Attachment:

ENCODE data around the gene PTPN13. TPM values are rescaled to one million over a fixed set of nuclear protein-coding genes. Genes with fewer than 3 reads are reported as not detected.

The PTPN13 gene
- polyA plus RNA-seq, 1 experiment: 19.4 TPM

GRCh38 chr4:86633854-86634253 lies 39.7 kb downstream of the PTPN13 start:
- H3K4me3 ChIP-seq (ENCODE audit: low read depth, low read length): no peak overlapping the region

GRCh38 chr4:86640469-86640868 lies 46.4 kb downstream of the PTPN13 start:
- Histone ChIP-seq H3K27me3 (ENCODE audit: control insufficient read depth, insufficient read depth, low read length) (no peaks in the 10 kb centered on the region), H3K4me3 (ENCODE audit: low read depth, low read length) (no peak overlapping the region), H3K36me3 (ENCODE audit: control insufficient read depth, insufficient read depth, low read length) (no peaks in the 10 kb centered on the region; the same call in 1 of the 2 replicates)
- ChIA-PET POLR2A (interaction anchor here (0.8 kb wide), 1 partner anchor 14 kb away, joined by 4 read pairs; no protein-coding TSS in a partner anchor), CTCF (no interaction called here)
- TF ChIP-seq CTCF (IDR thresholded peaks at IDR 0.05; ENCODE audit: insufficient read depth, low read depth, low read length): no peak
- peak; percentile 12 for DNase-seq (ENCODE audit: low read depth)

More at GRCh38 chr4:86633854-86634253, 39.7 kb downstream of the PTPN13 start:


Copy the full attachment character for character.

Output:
ENCODE data around the gene PTPN13. TPM values are rescaled to one million over a fixed set of nuclear protein-coding genes. Genes with fewer than 3 reads are reported as not detected.

The PTPN13 gene
- polyA plus RNA-seq, 1 experiment: 19.4 TPM

GRCh38 chr4:86633854-86634253 lies 39.7 kb downstream of the PTPN13 start:
- H3K4me3 ChIP-seq (ENCODE audit: low read depth, low read length): no peak overlapping the region

GRCh38 chr4:86640469-86640868 lies 46.4 kb downstream of the PTPN13 start:
- Histone ChIP-seq H3K27me3 (ENCODE audit: control insufficient read depth, insufficient read depth, low read length) (no peaks in the 10 kb centered on the region), H3K4me3 (ENCODE audit: low read depth, low read length) (no peak overlapping the region), H3K36me3 (ENCODE audit: control insufficient read depth, insufficient read depth, low read length) (no peaks in the 10 kb centered on the region; the same call in 1 of the 2 replicates)
- ChIA-PET POLR2A (interaction anchor here (0.8 kb wide), 1 partner anchor 14 kb away, joined by 4 read pairs; no protein-coding TSS in a partner anchor), CTCF (no interaction called here)
- TF ChIP-seq CTCF (IDR thresholded peaks at IDR 0.05; ENCODE audit: insufficient read depth, low read depth, low read length): no peak
- peak; percentile 12 for DNase-seq (ENCODE audit: low read depth)

More at GRCh38 chr4:86633854-86634253, 39.7 kb downstream of the PTPN13 start: